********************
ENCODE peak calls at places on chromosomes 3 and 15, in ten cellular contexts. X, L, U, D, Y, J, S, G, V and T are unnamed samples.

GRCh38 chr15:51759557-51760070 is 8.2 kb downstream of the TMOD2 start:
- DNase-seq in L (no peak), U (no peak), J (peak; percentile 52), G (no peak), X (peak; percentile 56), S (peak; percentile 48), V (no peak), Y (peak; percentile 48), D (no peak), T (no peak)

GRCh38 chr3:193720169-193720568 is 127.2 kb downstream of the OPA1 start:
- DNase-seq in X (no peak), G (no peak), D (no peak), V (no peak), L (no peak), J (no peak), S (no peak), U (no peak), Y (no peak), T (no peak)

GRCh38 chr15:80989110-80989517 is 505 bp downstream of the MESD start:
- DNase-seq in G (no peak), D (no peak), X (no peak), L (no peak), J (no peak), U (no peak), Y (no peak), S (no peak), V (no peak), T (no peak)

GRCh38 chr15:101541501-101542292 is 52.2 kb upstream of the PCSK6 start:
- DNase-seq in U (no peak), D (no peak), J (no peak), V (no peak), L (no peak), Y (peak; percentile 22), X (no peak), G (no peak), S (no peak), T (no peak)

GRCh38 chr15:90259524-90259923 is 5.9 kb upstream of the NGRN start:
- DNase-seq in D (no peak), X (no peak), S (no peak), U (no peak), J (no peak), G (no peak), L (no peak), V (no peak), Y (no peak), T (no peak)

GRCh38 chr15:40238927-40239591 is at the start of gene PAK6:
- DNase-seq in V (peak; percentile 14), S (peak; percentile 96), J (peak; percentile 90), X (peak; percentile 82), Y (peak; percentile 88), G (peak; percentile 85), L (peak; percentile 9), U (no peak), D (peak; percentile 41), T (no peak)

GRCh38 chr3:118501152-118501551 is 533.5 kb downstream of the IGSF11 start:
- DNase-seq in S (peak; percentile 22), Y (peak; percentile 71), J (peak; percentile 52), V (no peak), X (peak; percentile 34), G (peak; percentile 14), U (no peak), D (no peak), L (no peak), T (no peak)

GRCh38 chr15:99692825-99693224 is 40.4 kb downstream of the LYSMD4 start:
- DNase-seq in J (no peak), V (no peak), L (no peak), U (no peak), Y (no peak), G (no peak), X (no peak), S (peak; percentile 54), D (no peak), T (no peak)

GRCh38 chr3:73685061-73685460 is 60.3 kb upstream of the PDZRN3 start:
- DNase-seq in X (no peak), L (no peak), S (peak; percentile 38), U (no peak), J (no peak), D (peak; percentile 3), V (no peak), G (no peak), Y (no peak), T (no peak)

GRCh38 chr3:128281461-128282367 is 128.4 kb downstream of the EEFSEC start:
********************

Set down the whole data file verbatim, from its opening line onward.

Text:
ENCODE peak calls at places on chromosomes 3 and 15, in ten cellular contexts. X, L, U, D, Y, J, S, G, V and T are unnamed samples.

GRCh38 chr15:51759557-51760070 is 8.2 kb downstream of the TMOD2 start:
- DNase-seq in L (no peak), U (no peak), J (peak; percentile 52), G (no peak), X (peak; percentile 56), S (peak; percentile 48), V (no peak), Y (peak; percentile 48), D (no peak), T (no peak)

GRCh38 chr3:193720169-193720568 is 127.2 kb downstream of the OPA1 start:
- DNase-seq in X (no peak), G (no peak), D (no peak), V (no peak), L (no peak), J (no peak), S (no peak), U (no peak), Y (no peak), T (no peak)

GRCh38 chr15:80989110-80989517 is 505 bp downstream of the MESD start:
- DNase-seq in G (no peak), D (no peak), X (no peak), L (no peak), J (no peak), U (no peak), Y (no peak), S (no peak), V (no peak), T (no peak)

GRCh38 chr15:101541501-101542292 is 52.2 kb upstream of the PCSK6 start:
- DNase-seq in U (no peak), D (no peak), J (no peak), V (no peak), L (no peak), Y (peak; percentile 22), X (no peak), G (no peak), S (no peak), T (no peak)

GRCh38 chr15:90259524-90259923 is 5.9 kb upstream of the NGRN start:
- DNase-seq in D (no peak), X (no peak), S (no peak), U (no peak), J (no peak), G (no peak), L (no peak), V (no peak), Y (no peak), T (no peak)

GRCh38 chr15:40238927-40239591 is at the start of gene PAK6:
- DNase-seq in V (peak; percentile 14), S (peak; percentile 96), J (peak; percentile 90), X (peak; percentile 82), Y (peak; percentile 88), G (peak; percentile 85), L (peak; percentile 9), U (no peak), D (peak; percentile 41), T (no peak)

GRCh38 chr3:118501152-118501551 is 533.5 kb downstream of the IGSF11 start:
- DNase-seq in S (peak; percentile 22), Y (peak; percentile 71), J (peak; percentile 52), V (no peak), X (peak; percentile 34), G (peak; percentile 14), U (no peak), D (no peak), L (no peak), T (no peak)

GRCh38 chr15:99692825-99693224 is 40.4 kb downstream of the LYSMD4 start:
- DNase-seq in J (no peak), V (no peak), L (no peak), U (no peak), Y (no peak), G (no peak), X (no peak), S (peak; percentile 54), D (no peak), T (no peak)

GRCh38 chr3:73685061-73685460 is 60.3 kb upstream of the PDZRN3 start:
- DNase-seq in X (no peak), L (no peak), S (peak; percentile 38), U (no peak), J (no peak), D (peak; percentile 3), V (no peak), G (no peak), Y (no peak), T (no peak)

GRCh38 chr3:128281461-128282367 is 128.4 kb downstream of the EEFSEC start: